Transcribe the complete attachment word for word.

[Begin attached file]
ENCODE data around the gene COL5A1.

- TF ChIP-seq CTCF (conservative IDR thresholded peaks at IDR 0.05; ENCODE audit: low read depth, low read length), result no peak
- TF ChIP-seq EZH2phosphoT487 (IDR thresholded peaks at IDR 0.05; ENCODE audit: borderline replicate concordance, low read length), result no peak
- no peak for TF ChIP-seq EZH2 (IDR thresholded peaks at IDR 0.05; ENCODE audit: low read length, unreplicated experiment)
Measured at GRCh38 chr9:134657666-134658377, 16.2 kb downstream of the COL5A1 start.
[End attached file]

ENCODE data around the gene COL5A1.

- TF ChIP-seq CTCF (conservative IDR thresholded peaks at IDR 0.05; ENCODE audit: low read depth, low read length), result no peak
- TF ChIP-seq EZH2phosphoT487 (IDR thresholded peaks at IDR 0.05; ENCODE audit: borderline replicate concordance, low read length), result no peak
- no peak for TF ChIP-seq EZH2 (IDR thresholded peaks at IDR 0.05; ENCODE audit: low read length, unreplicated experiment)
Measured at GRCh38 chr9:134657666-134658377, 16.2 kb downstream of the COL5A1 start.